There are many ways to recycle old coffee cans, from waste baskets to storage containers to flower pots, but one of the most fun is to upcycle a can into a birdhouse. While there are many ways to turn a coffee can into a birdhouse, this easy project is suitable for a wide range of birds and requires no woodworking experience, very few tools, and just a few minutes to complete.
Choose Your Can
A large coffee can is the ideal size for a general purpose birdhouse and will suit a wide variety of birds that use houses. Either a plastic or metal can is suitable, and while metal may be more difficult to work with and can get hotter for the nesting birds, it is also more durable and offers more of a rustic appeal. A plastic can is less aesthetically pleasing and the bright colors may catch predators' eyes, but it can be easier to work with, particularly for young birders interested in making an easy birdhouse.
The can doesn't need to be just a coffee can to make a new birdhouse. Any similarly sized can, such as large economy sizes for fruit, pudding, juice, nuts, or other canned foods can be used for this project in the same way.
Prepare the Can
Before the can is turned into a birdhouse, it must be thoroughly cleaned and all coffee or other food debris should be removed. Not only could this debris attract insects, but predators could smell it more easily and therefore find the birdhouse. To clean the can, wipe away any loose debris (soaking the can can help), and use a small brush to scrub out the crevices. Rinsing the can in a weak bleach solution can help remove any lingering odors, and then rinse the can in clean, clear water to remove all chemicals. Any paper labels on the exterior can be removed, and doing so will not affect the usefulness of the house. If the can is rusted inside, use a steel wool or copper pad to remove the rust layer, but exterior rust can be left alone for a weathered look if desired.
Once the house is completely dry, use an awl, drill, or nail to puncture drainage holes in what will become the bottom of the house. A half dozen holes is sufficient, but stagger their placement so they will not all be covered with nesting material by the resident birds. To minimize any injury to the birds, use a metal file to dull any sharp edges on the inside of the holes. At the same time, add several holes in the top third of the can for additional ventilation, but avoid putting them at the very top where leaks on rainy days will be more prominent.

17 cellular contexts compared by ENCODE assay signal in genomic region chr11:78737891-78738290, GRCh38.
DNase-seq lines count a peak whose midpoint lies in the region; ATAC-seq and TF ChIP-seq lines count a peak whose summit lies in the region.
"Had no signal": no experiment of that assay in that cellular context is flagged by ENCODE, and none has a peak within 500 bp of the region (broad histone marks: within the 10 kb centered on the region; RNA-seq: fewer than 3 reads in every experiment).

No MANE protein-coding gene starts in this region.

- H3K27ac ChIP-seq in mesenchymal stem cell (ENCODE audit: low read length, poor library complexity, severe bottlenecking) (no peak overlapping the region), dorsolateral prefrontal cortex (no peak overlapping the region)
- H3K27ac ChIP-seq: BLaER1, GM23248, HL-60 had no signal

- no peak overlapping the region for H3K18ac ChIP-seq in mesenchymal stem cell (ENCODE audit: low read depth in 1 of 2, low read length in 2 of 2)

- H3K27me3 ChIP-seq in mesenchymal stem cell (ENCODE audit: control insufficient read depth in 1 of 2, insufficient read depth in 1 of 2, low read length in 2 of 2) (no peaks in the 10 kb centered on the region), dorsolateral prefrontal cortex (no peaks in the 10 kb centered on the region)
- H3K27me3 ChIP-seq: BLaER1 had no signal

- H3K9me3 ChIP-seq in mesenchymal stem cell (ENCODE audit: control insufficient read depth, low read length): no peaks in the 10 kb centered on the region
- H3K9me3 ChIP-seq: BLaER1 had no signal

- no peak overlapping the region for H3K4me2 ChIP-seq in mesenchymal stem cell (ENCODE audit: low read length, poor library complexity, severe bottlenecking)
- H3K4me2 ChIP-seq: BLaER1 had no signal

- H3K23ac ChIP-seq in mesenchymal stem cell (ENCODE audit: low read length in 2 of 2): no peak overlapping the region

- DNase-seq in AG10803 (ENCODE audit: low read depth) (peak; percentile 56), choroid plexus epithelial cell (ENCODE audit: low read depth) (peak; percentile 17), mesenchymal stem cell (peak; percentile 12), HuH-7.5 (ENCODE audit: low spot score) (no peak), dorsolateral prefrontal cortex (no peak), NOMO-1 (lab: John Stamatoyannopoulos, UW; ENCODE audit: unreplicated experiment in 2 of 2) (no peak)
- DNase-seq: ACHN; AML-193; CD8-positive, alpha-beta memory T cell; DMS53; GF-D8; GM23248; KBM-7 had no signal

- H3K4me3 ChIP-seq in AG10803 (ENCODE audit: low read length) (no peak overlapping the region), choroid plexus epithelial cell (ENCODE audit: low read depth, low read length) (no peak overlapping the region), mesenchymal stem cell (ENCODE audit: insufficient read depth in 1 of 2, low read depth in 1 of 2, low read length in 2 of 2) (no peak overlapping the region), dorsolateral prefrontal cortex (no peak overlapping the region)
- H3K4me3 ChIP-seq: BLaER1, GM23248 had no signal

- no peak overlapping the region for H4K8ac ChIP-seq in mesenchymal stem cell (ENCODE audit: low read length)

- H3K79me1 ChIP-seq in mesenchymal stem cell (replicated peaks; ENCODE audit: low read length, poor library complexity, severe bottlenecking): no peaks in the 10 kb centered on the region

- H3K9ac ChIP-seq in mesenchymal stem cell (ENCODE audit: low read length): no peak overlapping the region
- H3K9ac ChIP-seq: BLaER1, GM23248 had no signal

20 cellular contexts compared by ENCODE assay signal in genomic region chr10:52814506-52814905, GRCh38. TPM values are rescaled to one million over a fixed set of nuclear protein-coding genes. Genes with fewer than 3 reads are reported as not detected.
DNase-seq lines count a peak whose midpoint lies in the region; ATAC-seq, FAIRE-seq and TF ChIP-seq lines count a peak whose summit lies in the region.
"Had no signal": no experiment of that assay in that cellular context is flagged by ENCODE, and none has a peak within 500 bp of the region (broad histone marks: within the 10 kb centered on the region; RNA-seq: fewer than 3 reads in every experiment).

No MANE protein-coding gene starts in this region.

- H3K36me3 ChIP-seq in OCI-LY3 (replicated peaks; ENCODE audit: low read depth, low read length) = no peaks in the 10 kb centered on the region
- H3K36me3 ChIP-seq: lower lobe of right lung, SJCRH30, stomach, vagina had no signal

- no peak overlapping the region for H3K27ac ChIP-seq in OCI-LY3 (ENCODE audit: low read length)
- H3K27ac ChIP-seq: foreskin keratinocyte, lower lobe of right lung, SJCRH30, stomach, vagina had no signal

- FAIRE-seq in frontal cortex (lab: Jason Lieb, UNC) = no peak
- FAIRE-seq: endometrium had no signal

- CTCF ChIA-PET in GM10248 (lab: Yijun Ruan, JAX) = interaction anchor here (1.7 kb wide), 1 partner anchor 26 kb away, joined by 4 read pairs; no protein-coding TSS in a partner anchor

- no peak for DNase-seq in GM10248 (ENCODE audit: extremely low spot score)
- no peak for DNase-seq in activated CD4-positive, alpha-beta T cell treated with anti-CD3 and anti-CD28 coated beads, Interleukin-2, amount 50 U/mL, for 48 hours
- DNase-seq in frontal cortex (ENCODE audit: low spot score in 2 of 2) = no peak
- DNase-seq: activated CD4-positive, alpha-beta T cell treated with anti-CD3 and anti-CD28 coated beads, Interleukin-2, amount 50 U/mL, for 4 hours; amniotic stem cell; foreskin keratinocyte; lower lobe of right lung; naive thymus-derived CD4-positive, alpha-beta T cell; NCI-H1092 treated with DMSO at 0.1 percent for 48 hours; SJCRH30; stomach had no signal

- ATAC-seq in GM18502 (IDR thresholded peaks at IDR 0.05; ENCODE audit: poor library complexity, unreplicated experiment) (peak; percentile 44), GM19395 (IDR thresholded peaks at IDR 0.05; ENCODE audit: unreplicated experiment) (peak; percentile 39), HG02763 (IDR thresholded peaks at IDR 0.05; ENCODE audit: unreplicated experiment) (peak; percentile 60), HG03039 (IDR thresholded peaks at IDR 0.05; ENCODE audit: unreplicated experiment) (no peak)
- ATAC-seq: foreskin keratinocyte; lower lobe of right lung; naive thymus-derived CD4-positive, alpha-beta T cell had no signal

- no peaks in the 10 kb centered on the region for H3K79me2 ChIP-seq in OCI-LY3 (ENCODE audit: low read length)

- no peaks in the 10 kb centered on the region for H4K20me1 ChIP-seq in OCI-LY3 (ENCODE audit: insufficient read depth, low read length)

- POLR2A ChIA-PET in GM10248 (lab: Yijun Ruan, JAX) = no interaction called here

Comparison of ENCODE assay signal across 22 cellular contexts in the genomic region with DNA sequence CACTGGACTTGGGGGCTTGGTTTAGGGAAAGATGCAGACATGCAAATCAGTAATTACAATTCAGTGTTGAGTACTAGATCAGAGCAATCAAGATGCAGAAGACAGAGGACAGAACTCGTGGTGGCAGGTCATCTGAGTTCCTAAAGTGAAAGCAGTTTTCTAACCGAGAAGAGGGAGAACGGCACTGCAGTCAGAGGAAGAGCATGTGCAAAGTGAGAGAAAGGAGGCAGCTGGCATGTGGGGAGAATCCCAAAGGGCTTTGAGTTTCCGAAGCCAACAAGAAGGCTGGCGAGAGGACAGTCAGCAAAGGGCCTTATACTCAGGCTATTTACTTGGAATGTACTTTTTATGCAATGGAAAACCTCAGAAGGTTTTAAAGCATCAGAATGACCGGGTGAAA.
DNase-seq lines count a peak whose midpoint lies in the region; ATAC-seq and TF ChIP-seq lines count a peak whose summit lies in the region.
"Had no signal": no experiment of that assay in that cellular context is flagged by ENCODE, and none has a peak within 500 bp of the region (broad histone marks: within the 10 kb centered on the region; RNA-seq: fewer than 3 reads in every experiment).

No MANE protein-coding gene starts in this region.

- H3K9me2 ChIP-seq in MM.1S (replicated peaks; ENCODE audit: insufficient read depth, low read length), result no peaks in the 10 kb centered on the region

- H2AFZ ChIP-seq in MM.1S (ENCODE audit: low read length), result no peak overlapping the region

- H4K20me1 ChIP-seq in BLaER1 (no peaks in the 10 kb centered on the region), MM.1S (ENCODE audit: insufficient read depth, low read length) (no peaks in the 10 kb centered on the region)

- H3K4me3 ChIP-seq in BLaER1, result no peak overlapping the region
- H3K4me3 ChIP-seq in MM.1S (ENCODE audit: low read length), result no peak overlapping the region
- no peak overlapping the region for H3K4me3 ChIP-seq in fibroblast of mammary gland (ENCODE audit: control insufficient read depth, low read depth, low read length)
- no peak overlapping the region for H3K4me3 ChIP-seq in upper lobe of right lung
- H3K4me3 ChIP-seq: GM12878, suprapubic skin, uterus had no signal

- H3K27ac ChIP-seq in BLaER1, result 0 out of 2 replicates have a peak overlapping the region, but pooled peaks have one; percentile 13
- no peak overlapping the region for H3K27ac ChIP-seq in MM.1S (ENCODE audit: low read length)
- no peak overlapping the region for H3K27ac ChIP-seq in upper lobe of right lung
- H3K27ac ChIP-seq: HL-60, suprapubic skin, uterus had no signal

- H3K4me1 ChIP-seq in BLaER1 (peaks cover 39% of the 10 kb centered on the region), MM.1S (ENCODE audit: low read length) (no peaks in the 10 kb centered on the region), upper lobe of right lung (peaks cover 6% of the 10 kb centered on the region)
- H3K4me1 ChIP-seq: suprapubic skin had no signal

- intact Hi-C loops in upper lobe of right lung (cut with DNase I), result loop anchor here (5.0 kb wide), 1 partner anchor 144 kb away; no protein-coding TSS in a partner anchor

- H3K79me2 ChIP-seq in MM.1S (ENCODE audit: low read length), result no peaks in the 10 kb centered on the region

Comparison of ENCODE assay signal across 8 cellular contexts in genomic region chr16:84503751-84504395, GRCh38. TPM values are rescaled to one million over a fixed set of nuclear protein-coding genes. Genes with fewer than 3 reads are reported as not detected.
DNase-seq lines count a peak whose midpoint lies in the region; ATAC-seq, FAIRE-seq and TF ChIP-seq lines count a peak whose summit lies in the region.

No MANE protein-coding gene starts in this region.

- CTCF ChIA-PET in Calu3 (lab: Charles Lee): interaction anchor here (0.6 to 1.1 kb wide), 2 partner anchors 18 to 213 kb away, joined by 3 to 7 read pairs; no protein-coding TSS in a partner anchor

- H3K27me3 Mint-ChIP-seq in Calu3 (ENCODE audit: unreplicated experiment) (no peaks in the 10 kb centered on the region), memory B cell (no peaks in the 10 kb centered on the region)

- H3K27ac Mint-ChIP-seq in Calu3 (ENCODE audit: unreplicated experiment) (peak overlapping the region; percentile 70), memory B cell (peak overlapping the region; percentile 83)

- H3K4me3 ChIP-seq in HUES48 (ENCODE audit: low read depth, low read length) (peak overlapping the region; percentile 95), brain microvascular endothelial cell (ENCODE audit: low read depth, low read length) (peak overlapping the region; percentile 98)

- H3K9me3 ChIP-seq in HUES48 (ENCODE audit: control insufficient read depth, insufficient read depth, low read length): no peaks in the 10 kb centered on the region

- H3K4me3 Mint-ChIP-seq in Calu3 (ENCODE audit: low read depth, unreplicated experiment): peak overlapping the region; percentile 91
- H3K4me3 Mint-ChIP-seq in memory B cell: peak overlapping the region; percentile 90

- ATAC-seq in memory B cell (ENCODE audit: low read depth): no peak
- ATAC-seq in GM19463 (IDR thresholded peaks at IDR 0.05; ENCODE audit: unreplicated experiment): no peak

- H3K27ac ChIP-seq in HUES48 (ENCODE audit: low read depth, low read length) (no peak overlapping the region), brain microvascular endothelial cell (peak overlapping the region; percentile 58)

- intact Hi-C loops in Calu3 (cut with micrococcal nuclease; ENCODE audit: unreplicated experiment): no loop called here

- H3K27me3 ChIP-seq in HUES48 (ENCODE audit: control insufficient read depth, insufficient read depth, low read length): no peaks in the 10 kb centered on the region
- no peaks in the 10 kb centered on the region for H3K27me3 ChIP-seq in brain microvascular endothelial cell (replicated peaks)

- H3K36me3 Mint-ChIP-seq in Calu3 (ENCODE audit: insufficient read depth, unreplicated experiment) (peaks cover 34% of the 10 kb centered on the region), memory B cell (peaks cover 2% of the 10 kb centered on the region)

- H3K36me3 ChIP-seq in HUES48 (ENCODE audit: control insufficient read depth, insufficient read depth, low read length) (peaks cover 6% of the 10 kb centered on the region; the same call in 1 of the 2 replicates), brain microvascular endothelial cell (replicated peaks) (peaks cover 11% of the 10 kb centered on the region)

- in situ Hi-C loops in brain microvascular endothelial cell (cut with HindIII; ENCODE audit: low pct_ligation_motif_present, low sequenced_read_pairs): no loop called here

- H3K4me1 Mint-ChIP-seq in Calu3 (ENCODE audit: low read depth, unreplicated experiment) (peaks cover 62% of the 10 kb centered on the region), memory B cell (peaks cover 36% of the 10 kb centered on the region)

The entrance to the birdhouse can be created in two ways. If you prefer a nesting shelf or ledge that will work for robins, doves, and other larger species, simply discard the can's lid and the entire front of the can will remain open for easy access. If you prefer a home for smaller birds, such as wrens, chickadees, or nuthatches, use heavy scissors or a craft knife to cut a 1-1.5-inch hole in the can's plastic lid. The entrance hole can be centered or slightly above center, but should not be low on the lid to minimize the risk of hatchlings accidentally falling out. Fit the lid snuggly back onto the can, and the house is ready to use.
Mounting the House
This simple coffee can birdhouse can be easily mounted with nails or screws through the bottom directly to a tree, fence post, or building wall. It can be helpful to use an awl from the inside of the can to puncture holes to make putting in the screws or nails easier, and using 2-3 to fasten the house will ensure that it does not swivel or fall easily. Ideally, the house should be mounted under an eave or under branches that will provide some additional shade and shelter, or a simple V-shaped wooden roof can be placed over the house and secured with glue, so long as any ventilation holes are not blocked. To further protect the house from unwanted invaders such as raccoons or snakes, consider adding a baffle underneath it or taking other steps to discourage bird house predators. Adding a source of nesting material nearby will encourage birds to take up residence.
Cleaning a Coffee Can Birdhouse
While a metal or plastic birdhouse will be more resistant to infestations of mites and other insects, proper cleaning is essential to keep the house attractive to nesting birds. After each nest of birds has grown up and left, remove the old nest and rinse the house with a weak bleach solution to sterilize it. Check that the ventilation and drainage holes are clear and verify that the house is securely mounted, and a new family will be moving in before you know it.
Recycling is a great way to be a green birder, and recycling an old coffee can into a new birdhouse is an ideal way to be eco-friendly and bird-friendly at the same time. Add a teapot bird house or plastic bottle bird feeder to your garden as well, and you'll be sharing all your favorite beverages with the birds.
Want to make another unique birdhouse? Try this DIY mailbox birdhouse project!